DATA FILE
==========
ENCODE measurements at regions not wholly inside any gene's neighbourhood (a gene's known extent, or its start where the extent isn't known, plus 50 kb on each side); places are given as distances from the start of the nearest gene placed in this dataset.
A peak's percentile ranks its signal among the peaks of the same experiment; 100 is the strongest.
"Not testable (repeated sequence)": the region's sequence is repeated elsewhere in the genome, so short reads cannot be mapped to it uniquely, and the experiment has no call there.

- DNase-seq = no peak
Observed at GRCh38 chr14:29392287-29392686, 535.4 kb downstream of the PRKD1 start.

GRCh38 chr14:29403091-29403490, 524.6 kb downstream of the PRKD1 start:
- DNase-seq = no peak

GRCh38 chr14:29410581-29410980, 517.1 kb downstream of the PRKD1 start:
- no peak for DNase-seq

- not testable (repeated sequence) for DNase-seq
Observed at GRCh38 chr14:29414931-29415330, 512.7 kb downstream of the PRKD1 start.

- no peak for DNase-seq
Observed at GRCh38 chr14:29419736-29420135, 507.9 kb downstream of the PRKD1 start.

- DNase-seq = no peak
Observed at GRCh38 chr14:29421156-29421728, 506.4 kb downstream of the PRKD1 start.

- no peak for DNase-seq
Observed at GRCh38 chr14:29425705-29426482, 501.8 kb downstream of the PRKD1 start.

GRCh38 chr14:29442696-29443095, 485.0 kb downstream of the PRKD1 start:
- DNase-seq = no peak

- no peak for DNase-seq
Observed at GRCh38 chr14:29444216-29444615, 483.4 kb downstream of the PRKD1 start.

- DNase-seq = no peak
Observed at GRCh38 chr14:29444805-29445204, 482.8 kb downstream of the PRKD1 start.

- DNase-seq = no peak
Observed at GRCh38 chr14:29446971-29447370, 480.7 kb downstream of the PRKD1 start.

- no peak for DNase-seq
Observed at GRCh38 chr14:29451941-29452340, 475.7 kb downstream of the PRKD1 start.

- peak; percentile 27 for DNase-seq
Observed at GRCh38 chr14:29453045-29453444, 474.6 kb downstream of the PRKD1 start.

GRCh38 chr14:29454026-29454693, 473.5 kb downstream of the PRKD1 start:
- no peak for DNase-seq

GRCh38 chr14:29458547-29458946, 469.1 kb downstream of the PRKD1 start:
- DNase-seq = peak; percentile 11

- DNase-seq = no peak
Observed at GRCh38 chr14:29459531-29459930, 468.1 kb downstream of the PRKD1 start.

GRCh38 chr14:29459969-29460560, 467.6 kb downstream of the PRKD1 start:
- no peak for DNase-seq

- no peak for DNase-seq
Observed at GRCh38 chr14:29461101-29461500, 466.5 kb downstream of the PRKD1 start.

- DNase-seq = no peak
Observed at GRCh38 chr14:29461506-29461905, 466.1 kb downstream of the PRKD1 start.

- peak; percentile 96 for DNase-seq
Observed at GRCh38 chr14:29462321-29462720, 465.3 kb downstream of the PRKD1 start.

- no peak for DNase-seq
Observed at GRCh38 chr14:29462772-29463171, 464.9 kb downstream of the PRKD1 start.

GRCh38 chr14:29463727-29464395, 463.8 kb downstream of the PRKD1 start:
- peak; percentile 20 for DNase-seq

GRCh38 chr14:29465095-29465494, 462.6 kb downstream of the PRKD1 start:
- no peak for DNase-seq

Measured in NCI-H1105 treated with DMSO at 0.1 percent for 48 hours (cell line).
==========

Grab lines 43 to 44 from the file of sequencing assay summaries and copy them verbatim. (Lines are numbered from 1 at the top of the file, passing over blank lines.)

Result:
Observed at GRCh38 chr14:29462321-29462720, 465.3 kb downstream of the PRKD1 start.

- no peak for DNase-seq